Patterson said readiness to lead didn’t come out of nowhere; he could see it working in his position group throughout the year. Particularly, he and offensive line coach Harry Heistand were talking after the UNC game. 

“We could finally see the cohesiveness and the togetherness of the unit, and he understands that with a new group of guys out there … It’s going to take time. But I think throughout the season, as the moment’s more crucial and you gotta have a situation where it’s two-minute, four-minute or short yardage, that we improved in that area,” Patterson said.

On Bertrand’s side of the ball, improvement both on the field and in the team culture came from communication. 

“As the year goes on, you continue to grow. You continue to see where you were at the beginning of the year and going forward. One of the biggest things is the communication piece, especially going into a new defense and being able to start at the beginning of the year and come to this point — it’s that communication piece. Not just between the three of us, but to the guys up front to the guys behind us, being able to make sure we’re all working and flowing as one," Bertrand said. 

Both captains and Freeman shared how important the culture is to the Notre Dame program and its ability to see improvement. 

“We’re fortunate," Freeman said. "We have a great group of captains, a great group of leadership that you really don’t have an option when you come into our locker room. You’re going to convert to the way these guys lead or you’re going to say, 'This isn’t the place for me.'"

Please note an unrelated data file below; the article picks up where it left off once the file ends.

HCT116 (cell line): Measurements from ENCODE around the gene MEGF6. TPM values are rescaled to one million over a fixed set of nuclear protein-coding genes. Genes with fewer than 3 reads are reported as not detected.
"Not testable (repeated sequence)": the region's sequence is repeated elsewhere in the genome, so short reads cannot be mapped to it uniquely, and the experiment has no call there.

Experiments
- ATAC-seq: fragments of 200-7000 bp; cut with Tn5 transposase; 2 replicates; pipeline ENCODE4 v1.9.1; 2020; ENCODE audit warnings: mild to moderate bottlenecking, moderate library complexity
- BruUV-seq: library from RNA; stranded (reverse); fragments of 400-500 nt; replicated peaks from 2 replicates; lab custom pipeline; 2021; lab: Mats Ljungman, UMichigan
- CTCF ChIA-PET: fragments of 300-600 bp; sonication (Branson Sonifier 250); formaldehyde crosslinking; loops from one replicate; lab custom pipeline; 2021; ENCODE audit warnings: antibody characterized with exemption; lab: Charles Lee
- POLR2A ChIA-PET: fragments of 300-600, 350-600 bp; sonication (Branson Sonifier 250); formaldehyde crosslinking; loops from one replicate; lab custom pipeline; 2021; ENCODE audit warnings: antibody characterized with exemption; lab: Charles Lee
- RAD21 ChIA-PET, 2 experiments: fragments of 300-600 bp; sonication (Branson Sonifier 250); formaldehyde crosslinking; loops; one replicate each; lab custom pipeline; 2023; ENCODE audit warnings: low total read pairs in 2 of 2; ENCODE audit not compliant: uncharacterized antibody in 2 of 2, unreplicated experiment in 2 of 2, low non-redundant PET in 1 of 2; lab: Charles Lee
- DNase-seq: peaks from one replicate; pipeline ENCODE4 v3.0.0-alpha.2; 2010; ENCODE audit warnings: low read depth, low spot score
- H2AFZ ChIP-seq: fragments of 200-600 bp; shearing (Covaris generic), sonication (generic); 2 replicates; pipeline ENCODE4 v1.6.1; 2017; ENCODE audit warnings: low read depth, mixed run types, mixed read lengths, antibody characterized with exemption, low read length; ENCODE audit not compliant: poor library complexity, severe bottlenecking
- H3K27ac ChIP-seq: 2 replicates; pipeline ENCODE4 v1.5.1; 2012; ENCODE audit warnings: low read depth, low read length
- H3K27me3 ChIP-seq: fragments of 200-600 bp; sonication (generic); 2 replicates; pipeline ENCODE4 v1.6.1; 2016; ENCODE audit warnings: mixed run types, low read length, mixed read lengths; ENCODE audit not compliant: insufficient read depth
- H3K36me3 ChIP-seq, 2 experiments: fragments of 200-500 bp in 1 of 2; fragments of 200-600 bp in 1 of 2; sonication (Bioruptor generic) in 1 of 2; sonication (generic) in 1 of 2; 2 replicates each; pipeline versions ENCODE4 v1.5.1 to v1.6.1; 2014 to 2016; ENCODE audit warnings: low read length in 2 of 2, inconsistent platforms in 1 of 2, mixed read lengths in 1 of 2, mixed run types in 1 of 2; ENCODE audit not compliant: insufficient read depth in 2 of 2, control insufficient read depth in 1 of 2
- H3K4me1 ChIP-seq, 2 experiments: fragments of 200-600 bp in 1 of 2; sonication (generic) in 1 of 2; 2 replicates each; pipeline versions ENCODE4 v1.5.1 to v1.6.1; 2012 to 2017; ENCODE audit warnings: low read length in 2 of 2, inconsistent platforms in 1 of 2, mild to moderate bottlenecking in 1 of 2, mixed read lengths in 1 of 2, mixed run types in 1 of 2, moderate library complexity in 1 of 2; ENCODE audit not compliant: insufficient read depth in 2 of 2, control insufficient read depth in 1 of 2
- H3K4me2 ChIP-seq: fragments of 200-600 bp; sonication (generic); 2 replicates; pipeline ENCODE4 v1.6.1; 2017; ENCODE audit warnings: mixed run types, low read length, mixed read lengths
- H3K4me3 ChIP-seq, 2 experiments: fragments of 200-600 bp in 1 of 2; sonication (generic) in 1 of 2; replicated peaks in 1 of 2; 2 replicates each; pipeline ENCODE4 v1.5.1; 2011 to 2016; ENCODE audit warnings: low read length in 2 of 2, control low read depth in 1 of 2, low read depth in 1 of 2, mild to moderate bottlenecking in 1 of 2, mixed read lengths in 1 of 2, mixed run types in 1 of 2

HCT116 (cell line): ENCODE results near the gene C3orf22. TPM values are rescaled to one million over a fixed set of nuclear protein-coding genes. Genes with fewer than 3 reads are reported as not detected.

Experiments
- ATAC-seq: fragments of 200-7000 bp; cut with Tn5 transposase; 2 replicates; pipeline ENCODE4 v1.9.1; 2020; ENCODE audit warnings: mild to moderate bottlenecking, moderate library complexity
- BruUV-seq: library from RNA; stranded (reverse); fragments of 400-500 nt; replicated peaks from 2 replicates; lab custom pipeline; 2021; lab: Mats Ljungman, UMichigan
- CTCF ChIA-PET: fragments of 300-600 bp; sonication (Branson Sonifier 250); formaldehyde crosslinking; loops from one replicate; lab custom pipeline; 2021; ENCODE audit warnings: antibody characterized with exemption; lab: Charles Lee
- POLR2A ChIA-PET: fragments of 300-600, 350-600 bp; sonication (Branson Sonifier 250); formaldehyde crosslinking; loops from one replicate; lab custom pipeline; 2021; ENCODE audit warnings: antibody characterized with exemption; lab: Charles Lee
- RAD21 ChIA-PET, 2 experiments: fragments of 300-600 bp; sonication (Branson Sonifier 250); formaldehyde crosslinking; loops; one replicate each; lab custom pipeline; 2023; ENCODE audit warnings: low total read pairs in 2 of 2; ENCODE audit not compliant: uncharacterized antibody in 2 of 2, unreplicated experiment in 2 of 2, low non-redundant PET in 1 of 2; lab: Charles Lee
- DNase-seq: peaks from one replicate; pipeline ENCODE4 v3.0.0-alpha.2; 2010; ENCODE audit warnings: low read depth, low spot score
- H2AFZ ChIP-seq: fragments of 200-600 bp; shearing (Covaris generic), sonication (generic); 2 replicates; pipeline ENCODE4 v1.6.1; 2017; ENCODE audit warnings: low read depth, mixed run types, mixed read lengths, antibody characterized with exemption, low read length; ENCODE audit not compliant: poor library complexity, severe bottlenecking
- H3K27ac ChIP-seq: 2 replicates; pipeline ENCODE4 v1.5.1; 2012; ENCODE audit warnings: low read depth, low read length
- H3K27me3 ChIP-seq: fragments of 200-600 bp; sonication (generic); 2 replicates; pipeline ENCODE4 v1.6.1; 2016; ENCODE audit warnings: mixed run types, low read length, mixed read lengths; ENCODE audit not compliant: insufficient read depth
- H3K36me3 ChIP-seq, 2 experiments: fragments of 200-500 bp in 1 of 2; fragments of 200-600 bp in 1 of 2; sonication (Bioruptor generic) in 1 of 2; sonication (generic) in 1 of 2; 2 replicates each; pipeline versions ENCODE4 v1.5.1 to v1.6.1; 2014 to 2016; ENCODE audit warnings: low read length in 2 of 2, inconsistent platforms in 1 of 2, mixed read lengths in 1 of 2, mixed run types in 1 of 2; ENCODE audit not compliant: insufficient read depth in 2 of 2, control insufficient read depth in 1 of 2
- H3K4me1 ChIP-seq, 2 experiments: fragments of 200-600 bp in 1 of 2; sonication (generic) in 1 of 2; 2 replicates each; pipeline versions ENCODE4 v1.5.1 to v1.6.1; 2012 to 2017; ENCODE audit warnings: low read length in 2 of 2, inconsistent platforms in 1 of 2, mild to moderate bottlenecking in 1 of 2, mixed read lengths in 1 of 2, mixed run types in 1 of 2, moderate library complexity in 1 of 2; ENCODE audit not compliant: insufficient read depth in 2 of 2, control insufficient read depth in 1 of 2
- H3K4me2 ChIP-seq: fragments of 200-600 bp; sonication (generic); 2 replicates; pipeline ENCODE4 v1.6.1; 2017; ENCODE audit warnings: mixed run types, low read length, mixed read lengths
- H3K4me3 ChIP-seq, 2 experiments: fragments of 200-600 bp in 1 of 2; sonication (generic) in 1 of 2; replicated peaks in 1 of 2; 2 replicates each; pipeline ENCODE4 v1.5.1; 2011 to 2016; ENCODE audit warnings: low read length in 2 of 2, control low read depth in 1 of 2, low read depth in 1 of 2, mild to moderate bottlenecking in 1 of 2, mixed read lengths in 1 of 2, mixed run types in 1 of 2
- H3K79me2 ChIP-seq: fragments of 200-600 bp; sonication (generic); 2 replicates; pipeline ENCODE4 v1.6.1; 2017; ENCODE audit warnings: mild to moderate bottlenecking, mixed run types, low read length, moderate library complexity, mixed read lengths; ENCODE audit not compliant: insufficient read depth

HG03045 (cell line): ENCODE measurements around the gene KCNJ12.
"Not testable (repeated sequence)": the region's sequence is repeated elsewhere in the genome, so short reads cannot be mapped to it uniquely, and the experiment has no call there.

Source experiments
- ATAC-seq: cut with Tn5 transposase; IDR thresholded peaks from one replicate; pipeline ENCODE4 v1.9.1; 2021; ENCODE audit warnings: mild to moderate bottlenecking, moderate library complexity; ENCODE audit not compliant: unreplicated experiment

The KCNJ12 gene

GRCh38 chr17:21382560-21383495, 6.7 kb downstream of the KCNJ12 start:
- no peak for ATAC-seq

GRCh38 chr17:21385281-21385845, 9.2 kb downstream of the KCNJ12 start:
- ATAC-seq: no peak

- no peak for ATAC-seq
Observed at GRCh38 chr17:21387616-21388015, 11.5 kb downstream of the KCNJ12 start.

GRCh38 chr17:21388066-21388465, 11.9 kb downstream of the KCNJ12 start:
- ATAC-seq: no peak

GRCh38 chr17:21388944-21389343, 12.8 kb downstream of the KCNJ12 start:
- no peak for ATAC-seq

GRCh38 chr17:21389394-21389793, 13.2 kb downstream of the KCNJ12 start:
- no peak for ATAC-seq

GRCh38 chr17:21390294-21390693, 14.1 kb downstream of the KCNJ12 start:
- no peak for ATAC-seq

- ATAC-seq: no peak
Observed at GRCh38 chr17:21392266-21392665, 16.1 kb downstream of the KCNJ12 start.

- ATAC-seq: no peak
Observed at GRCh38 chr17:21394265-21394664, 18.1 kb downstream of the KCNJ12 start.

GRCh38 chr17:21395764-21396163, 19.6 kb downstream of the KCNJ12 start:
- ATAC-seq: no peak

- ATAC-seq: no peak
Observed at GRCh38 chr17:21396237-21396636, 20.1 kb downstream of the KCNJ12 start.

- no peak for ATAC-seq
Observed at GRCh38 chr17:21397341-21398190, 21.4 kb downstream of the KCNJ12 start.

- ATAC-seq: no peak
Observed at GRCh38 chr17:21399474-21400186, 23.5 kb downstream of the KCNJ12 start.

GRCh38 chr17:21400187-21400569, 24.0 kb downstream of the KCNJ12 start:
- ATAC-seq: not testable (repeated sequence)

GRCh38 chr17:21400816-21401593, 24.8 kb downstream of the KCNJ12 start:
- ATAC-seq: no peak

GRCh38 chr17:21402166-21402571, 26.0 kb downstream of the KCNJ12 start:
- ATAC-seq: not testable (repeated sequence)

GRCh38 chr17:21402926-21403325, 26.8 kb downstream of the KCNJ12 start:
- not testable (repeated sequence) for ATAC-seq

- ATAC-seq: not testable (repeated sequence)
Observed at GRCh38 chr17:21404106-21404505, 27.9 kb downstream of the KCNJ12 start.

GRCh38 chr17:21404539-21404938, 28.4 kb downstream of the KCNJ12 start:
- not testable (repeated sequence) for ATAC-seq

About Bertrand, Patterson and how both embody that leadership and culture, Freeman said, “Your culture, your leadership is really revealed when things aren’t going so well. I learned more about these two guys, our captains, in the difficult times than I did during the times that things were going really well. These guys continue to take control of this team. Sometimes as the head coach, you feel like it’s everything you say to the team that’s going to get this culture, get this program where it needs to go. These guys, they take care of the messaging that needs to be said. I’m fortunate that I have a great group of leaders that when things weren’t going so well, they really took care of it.” 

Bertrand and Patterson, on the other hand, said their ability to lead successfully comes from learning from Freeman. 

“The biggest thing for me was being able to have that steady voice that no matter how the season was going throughout we could always look to someone that was always pushing us to get better throughout every single day and every single week,” Bertrand said

Patterson, on the other hand, celebrated Freeman’s authenticity, making him a leader that players not only want to play for, but win for. To win tomorrow, Patterson said, would be the perfect feather in his collegiate-career cap. 

“It would be that one last great memory I could have,” Patterson said. “I have so many these past four-and-a-half years, five seasons with these guys. Especially for the other guys in the locker room who are going to move on later in life and not even try to go to the NFL, to play the last football game is going to be special for those guys, as well.”